Kansas? It isn’t even Oz! And the wizard isn’t a little old man sitting behind a curtain, pulling strings and levers to influence our perceptions.

No, in our living fiction, the string pullers and lever pushers are nine men and women in black robes, hiding behind a great big curtain called the Constitution.

In this scenario, these people are all powerful and getting more so.

They are not elected to their position, so the citizens whose lives they profoundly affect have virtually no say in who gets the job and why.

Once they get the position, they’ve got it for life, with all the money, staff, perks and deference that come with it.

They hide behind that constitutional curtain making decisions that change the country and the lives of the people for years to come.

They have power over all of us to regulate how we will be allowed to behave and live and in fact, what we are to believe.

They are virtually immune from all recourse by the people, until they voluntarily retire, get so senile they can’t do the job, or just keel over dead.

Nice work if you can get it. The job is justice of the Supreme Court of the United States of America. One of them is the chief, but all nine wear the robes and all have a vote on whatever issues they choose to consider.

They’re supposed to be one part of a three-part system of governance – the executive, the legislative and the judicial. The original intent was that the three branches would temper each other and prevent the accumulation of power in one over the other, which would decimate the intent of the framers of the Constitution.

In fact, the role of the judicial branch is (read that was) to interpret law within constitutional guidelines. As legal disputes advanced up through the courts, judges were supposed to be impartial arbiters of the issues. None of the courts are intended to make law.

Sounds good, doesn’t it? Looks good, too. And, for a while, it worked pretty well. But gradually, politics insinuated its way into the whole operation, and here we are.

Forget about interpretation of the Constitution. Now those “robed ones” are twisting that document to fit their own views. They are not only making law, they are basing their decisions on their own social goals. Consider last week’s decisions.

In two Michigan cases, the Court found (5-4) that racial discrimination is a no-no for undergraduate college enrollment if you do it by numbers but, if you come up with another way to do it, HEY – GO FOR IT! If you’re talking about graduate schools or professional training, just about anything goes as long as you’re not white or Asian.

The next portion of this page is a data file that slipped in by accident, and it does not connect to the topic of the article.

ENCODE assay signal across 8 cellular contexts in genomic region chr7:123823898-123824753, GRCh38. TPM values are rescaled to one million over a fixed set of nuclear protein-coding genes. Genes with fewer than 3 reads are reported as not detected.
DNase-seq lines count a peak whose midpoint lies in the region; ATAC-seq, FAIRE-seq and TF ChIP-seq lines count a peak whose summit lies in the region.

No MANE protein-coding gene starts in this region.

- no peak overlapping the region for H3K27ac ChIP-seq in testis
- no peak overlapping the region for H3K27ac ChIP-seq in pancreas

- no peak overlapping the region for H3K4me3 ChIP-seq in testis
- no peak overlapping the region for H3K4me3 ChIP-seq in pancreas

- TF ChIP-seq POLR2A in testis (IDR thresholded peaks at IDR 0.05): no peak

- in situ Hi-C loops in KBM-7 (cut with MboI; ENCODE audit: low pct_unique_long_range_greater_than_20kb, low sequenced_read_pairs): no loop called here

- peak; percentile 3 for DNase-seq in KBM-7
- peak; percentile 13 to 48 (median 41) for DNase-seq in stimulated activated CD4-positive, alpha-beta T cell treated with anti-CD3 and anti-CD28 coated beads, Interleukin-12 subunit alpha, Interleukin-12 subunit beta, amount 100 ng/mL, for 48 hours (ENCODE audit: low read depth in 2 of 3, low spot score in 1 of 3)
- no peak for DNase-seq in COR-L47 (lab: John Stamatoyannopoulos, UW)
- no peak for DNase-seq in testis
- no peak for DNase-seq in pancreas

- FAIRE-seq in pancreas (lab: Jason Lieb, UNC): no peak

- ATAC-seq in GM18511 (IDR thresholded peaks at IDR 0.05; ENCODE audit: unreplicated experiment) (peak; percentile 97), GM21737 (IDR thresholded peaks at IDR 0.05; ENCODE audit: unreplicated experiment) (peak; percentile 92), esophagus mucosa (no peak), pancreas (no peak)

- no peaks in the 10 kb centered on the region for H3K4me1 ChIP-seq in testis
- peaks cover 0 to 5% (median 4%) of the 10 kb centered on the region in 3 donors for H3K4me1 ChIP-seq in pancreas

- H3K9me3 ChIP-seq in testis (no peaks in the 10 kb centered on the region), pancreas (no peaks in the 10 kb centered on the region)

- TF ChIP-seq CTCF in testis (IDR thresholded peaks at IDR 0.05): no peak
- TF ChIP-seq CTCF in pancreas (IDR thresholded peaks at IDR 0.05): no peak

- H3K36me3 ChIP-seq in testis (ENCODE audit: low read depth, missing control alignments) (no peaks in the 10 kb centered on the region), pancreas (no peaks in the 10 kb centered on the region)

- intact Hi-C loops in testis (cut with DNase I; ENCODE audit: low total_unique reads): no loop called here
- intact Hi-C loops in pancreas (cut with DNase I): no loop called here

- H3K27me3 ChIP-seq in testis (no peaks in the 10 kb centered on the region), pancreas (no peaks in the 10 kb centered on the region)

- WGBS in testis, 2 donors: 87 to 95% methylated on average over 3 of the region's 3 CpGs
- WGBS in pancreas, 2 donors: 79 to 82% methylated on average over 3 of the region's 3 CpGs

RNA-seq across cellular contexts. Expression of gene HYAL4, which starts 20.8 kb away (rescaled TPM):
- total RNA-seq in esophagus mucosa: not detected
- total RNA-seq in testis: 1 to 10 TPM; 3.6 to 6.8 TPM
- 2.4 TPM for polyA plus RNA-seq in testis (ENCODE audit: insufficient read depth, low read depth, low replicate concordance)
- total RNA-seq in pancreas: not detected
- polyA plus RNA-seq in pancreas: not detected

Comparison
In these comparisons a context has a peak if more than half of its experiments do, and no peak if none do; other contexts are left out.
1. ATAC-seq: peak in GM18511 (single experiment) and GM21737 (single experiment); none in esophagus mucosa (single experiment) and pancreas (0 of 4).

Please define discrimination for me – I must have missed class that day.

Essentially, the court said that it’s more important to have people of different colors than people qualified to meet academic standards.

Hey, I want one of those to do my brain surgery or defend me in a felony case, or be my professor.

In a Maryland case, the Court (7-2) threw out a death sentence because the defendants’ lawyers didn’t focus on the troubled childhood of the man and if they had, the jury might not have sentenced him to death. Wow! They’re psychic!

Since virtually all criminals have tough lives, this ruling could mean the end of the death penalty. Of course, that’s what many of the justices want – they’re just getting it through the back door.

In a California case, the Court (6-3) reversed its decision to consider a corporate free-speech case against Nike. They decided that their decision to take the case was wrong. Hmmm. Sounds like no guts to me.

For Southern states, the Court ruled (5-4) it’s OK to gerrymander electoral districts to change the influence of black voters.

Sounds like more legal discrimination.

In a Texas case, the court (6-3) not only threw out sodomy laws, it broadened the concept of constitutional protection of privacy. Take this to its fullest – and there are lawyers lining-up already – anything goes for anybody, anywhere and states can’t stop it.

The common threads of these decisions are social engineering and the destruction of states rights – personal belief ahead of justice and the Constitution.

Don’t like it? Tough. They’ve got the power and are using it.

If upcoming vacancies on that bench are filled with people of the same philosophical bent, you can kiss more than the Constitution goodbye.


RELATED OFFER:

Subscribe to Whistleblower, starting with “THE CONSTITUTION: America’s ultimate battleground.”

Note: Read our discussion guidelines before commenting.